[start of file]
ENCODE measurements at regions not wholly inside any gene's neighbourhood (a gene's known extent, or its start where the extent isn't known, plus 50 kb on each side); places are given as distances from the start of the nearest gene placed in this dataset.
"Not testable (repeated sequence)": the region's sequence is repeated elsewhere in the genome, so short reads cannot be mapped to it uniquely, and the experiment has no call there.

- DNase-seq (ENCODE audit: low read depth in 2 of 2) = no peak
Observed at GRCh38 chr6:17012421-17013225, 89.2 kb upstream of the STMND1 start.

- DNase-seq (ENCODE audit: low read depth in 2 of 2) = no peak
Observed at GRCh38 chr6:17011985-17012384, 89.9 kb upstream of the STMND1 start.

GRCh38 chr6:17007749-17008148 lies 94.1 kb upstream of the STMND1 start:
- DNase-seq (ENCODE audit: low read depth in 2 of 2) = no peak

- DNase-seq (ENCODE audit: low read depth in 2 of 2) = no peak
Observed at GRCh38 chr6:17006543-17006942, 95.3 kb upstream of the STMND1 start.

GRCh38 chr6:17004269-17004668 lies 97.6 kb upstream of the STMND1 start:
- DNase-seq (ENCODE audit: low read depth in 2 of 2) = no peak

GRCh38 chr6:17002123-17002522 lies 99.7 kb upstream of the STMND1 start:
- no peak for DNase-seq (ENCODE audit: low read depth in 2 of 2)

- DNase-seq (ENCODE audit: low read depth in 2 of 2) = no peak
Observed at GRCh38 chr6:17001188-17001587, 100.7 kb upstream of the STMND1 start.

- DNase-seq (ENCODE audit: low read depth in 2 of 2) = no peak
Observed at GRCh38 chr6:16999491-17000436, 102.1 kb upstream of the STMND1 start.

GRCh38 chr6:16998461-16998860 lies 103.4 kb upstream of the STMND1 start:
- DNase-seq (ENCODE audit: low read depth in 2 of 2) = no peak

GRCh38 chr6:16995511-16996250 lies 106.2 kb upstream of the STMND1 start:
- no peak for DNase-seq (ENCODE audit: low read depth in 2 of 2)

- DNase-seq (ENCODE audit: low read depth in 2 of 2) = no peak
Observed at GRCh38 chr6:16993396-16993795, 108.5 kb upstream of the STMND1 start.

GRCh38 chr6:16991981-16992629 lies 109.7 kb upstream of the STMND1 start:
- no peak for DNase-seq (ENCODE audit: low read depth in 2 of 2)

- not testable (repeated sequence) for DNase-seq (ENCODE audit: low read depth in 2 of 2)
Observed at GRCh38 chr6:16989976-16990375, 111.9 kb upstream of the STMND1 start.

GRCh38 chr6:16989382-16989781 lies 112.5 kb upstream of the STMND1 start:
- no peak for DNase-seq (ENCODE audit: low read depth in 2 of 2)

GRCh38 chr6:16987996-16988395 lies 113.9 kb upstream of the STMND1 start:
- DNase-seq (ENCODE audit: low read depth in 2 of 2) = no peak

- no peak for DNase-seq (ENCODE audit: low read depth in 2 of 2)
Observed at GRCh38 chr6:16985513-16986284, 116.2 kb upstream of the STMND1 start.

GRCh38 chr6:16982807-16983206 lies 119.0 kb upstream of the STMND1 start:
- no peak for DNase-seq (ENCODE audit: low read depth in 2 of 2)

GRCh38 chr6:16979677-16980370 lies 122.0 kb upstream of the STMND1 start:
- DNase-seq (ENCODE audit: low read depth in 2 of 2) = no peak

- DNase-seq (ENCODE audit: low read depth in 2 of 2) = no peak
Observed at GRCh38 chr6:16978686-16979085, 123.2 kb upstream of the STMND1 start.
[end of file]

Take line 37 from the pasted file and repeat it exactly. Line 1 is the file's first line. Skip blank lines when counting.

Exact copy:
GRCh38 chr6:16979677-16980370 lies 122.0 kb upstream of the STMND1 start: